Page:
Behavioural Optometry

Eye Vision Problems in children... How common are they?

A lot more common than you realise! Up to 30% of children will have visual problems requiring correction, yet only 10% of children are using corrective eyewear.  This means 1 in 5 children are missing out on the visual correction they need.

Vision Training

Detecting children’s vision problems

Children assume they see the same as everyone else and rarely report problems with their vision.  If objects look blurry or if they get headaches then they assume that this is normal and don’t think to complain.  

A hidden vision problem can affect school performance and create further problems later in life. The only way to be sure that your child does not have a vision problem is to have their eyes examined by a Behavioural Optometrist.

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When to have a child’s eyes checked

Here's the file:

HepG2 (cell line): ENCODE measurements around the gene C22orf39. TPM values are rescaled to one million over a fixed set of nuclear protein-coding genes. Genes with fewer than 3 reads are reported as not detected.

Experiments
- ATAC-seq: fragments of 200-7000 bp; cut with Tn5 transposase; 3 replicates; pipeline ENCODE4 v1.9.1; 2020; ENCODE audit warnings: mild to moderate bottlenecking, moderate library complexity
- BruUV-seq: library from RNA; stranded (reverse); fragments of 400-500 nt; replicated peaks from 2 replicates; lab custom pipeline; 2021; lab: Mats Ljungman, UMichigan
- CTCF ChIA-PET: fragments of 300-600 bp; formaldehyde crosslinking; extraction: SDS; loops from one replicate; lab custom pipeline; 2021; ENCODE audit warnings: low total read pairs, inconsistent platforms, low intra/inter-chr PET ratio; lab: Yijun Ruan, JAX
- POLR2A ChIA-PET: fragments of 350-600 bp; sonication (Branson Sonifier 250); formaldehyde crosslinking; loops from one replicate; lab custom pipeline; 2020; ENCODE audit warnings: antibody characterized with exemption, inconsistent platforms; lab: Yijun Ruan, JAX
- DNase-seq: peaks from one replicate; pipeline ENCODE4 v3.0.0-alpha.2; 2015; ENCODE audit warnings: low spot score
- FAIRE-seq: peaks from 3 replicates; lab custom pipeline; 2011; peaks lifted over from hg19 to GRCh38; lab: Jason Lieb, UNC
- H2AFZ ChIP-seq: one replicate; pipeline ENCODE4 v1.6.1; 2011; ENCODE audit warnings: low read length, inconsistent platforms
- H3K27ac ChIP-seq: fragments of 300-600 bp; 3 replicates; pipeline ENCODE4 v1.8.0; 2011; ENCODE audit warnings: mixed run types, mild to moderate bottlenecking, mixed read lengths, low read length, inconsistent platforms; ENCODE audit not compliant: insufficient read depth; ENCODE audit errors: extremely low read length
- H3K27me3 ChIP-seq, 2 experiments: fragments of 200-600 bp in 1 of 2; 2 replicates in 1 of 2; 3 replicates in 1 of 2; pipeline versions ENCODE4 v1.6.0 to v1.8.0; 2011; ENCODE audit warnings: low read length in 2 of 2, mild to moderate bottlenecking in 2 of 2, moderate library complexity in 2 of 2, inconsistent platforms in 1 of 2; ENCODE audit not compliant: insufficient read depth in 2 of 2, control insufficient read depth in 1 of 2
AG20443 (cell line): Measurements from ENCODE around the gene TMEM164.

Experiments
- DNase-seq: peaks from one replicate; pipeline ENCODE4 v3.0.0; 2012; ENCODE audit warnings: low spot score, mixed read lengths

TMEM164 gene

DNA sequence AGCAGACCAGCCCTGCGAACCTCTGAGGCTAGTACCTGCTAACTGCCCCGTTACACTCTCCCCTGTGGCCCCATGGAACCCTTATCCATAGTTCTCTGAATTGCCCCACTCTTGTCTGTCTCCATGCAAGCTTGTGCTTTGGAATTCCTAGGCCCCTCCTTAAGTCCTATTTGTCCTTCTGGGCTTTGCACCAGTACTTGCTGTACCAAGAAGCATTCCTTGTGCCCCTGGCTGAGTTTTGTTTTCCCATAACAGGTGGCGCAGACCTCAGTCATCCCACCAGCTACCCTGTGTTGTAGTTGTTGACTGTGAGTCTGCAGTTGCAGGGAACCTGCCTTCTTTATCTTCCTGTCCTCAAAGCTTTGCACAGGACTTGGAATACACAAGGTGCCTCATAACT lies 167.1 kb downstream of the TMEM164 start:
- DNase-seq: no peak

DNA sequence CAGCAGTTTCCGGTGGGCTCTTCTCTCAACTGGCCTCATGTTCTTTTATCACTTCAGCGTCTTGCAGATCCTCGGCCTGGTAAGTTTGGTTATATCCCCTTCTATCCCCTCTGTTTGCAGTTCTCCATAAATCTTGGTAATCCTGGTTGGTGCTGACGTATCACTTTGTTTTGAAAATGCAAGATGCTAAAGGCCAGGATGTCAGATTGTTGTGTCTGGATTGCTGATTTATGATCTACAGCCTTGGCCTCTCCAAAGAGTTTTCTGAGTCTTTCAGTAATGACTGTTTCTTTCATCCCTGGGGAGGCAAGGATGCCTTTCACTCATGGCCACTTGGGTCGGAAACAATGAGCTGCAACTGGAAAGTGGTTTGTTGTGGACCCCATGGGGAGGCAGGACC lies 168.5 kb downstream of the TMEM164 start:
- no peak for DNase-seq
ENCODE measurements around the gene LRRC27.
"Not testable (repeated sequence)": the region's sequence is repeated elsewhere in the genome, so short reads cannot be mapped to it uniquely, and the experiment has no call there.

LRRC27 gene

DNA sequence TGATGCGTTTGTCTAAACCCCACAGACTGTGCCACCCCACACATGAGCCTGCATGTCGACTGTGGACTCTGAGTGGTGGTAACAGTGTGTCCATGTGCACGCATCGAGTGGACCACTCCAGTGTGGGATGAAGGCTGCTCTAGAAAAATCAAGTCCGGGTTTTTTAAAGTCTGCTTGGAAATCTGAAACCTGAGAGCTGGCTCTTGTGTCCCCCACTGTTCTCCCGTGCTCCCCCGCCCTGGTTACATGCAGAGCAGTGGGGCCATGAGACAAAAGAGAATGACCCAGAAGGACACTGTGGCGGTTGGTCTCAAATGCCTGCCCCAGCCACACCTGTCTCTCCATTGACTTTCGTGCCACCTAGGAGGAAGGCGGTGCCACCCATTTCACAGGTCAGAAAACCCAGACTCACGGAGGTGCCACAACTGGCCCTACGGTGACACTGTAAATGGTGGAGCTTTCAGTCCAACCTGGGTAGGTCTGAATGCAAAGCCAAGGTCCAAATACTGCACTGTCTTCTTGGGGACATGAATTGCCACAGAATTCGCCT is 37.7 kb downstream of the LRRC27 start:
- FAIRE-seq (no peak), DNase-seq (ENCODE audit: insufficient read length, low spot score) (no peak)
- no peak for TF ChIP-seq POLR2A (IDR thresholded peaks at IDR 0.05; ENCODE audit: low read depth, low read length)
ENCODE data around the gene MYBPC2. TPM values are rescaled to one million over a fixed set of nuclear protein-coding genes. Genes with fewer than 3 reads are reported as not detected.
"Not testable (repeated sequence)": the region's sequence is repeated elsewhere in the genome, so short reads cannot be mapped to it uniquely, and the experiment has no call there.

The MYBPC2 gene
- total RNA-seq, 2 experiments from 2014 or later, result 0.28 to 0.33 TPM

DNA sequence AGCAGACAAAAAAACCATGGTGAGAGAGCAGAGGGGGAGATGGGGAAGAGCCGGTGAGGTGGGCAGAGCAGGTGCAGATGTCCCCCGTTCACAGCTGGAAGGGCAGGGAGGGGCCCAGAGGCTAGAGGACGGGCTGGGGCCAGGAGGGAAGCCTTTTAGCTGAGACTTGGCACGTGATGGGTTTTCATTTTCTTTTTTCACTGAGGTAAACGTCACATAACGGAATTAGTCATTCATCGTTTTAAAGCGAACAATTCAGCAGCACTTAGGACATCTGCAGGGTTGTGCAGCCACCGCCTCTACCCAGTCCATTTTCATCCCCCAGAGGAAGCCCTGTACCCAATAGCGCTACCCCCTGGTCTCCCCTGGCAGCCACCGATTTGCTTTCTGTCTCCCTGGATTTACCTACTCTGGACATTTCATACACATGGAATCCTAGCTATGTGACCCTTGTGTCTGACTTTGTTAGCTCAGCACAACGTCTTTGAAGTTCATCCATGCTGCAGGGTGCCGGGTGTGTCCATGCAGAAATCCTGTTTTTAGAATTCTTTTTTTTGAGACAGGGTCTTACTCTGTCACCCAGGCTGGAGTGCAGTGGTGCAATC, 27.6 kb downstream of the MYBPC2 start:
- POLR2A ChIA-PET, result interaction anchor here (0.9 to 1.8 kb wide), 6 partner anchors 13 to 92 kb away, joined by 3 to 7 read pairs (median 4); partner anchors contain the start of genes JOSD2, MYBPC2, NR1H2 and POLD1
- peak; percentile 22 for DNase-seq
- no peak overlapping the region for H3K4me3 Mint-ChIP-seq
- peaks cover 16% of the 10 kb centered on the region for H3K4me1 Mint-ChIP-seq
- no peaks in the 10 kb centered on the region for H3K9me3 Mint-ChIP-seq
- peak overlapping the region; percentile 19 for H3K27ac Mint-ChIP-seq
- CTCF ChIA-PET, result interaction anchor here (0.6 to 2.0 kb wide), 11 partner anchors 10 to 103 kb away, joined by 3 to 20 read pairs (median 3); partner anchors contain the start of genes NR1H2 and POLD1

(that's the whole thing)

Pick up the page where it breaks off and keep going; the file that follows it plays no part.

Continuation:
At Eyes by Design, our Behavioural Optometrist, Nicholas Altuneg is trained to check your baby’s eyes, even though babies can’t read the letter chart!

Routine checks are recommended at: 3-6 months old; 3 years old; Kindergarten; Grade 1; Grade 2; Grade 3, and every 2 years thereafter, or whenever you suspect any problems.

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The Vision – Learning relationship

Over 80% of information processed in the brain is visual.  Most learning tasks such as reading, writing, spelling and computer work require long periods of visual attention at close distances.

Good vision is the key to enabling more “effortless” learning.

Some hidden vision problems can contribute to a learning delay.  So a comprehensive eye examination by a Behavioural Optometrist will detect or rule out visual or visual information processing problems.

Children very rarely report visual problems unless they are severe. Therefore, your observations as a parent or a teacher may be the first indicator that a child requires an eye examination. It is worth being aware of these factors:

  • Blurred vision
  • Headaches
  • Difficulty with concentrating
  • Slow reading
  • Fatigue after school
  • Tired, itchy or watery eyes
  • Rereading a lot or forgetting what they’ve read
  • Poor coordination